You basically found your own “family” – your boyfriend and his family – in stead of the host family you initially signed up with. You checked out of that personal relationship with your hostfamily, which is an expected part of the program (yes, taking care of the kids is only one part, this is the second)

I think your hostmom, by making you shop for christmas gifts and wrap them and prepare the holiday for and with the kids, on your work time, is trying to get that role of being part of the holiday, and part of holiday memories, for the kids, on your work time. Because she knows you are not interested in doing it out of your own desire, on Christmas; or helping her on “your own/off” time, just in the spirit of being part of the family and being genuinely interested in them and the kids.

And I think she is being generous by giving you Friday off (24th) without making you take a vacation day. Even though it could be her day off at work, you are not entitled to American holidays off.

I think your host mom is holding her own grudges against you, but keeping mum because you probably do your job OK and it is a hassle to rematch or stir the pot, because she cannot change it. But I bet she is not going to offer you to extend, and I bet next time she is going to look for somebody different in this regard.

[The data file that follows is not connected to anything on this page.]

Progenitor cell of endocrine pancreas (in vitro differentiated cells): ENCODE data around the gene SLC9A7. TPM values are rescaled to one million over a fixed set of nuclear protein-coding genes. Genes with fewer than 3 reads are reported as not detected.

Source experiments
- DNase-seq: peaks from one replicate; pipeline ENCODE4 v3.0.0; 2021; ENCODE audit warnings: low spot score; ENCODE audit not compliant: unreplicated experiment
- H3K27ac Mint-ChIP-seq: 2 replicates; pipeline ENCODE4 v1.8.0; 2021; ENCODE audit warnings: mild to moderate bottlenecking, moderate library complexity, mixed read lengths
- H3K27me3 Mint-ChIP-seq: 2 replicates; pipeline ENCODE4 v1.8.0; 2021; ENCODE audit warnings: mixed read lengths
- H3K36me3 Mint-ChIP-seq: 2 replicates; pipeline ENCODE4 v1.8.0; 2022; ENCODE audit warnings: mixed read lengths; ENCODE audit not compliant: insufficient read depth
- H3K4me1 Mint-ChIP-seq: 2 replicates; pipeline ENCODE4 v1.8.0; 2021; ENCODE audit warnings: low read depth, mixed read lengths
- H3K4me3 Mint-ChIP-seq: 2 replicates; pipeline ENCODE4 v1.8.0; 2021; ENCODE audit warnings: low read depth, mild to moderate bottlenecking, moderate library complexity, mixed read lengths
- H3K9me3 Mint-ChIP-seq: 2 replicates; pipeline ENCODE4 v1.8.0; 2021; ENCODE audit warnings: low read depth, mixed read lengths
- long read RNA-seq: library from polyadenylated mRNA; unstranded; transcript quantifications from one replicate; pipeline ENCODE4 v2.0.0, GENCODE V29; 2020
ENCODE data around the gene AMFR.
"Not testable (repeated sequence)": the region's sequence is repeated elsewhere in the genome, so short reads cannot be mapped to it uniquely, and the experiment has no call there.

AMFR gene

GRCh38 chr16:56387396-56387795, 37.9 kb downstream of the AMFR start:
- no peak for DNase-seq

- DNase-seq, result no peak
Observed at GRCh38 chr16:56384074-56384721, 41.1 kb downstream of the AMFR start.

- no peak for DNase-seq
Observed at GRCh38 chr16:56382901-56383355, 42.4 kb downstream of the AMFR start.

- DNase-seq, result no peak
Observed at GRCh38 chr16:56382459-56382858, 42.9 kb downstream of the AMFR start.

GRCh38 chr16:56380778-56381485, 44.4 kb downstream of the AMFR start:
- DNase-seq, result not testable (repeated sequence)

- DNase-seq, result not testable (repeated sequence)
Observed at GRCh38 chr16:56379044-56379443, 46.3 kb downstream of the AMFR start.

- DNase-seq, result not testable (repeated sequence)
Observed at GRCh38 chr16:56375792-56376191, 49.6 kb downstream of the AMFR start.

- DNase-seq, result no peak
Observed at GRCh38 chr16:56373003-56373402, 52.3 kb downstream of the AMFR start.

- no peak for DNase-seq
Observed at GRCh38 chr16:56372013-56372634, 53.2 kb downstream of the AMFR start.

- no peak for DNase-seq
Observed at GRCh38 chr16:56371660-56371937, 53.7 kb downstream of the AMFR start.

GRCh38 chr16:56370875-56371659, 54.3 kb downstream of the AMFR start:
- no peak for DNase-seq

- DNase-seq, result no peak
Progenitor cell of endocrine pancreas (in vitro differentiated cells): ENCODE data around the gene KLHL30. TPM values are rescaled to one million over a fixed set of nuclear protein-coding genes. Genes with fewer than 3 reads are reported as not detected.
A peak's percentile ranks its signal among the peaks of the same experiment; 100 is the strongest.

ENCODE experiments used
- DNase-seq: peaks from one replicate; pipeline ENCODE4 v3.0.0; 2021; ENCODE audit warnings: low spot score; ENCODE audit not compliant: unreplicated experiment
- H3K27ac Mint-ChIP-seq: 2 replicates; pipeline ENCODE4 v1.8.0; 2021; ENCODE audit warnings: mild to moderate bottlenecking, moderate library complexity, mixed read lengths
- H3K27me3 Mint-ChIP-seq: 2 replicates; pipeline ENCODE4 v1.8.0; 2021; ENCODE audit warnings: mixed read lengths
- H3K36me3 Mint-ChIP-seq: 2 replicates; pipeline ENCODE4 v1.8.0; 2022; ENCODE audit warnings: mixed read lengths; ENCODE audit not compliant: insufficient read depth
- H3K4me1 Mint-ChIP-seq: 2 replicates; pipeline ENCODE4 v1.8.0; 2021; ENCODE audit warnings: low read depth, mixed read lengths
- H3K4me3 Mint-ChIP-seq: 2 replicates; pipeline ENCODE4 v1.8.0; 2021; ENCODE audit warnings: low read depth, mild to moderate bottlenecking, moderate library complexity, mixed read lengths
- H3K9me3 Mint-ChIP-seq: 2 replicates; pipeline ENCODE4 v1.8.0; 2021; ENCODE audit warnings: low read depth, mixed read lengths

Anna December 21, 2010 at 12:21 pm

Also, she told you TWO WEEKS ago that she changed your schedule?
This is fair enough; most of us give the schedule to our au pairs one week in advance.

[edited to soften tone, 12/23] IMHO you seem to be coming across as judgmental about your host mom, in your talk about her making her shop for presents etc. This is a pleasurable task she delegated to you; what happened to judging favorably? My first thought is that she did it to give you some of the pleasure of the holiday, and pleasure of sharing it with the kids. Better than wiping butts, doing laundry, and washing lunch dishes, no?

She is still within the rules fo the program (45 hrs a week, 10 hrs a day). And you get more time off than other au pairs this season (Fri before Christmas, Christmas, full weekend off that week) – so she is being generous to you.

[Keep in mind– there are always additional ways to interpret behaviors… the ‘real’ reason could be somewhere in between your view and hers. cv]

Eurogirl December 21, 2010 at 2:39 pm

Wow. It was never implied that her host family are unhappy with her arrangement and you are assuming that because you would not like a “live-out” au pair, they do not like it either. Just because it’s not how most families in this situation manage the au pair relationship does not mean that they are not happy. If they did not want her to live with her boyfriend, I guess she would not be employed by them any more.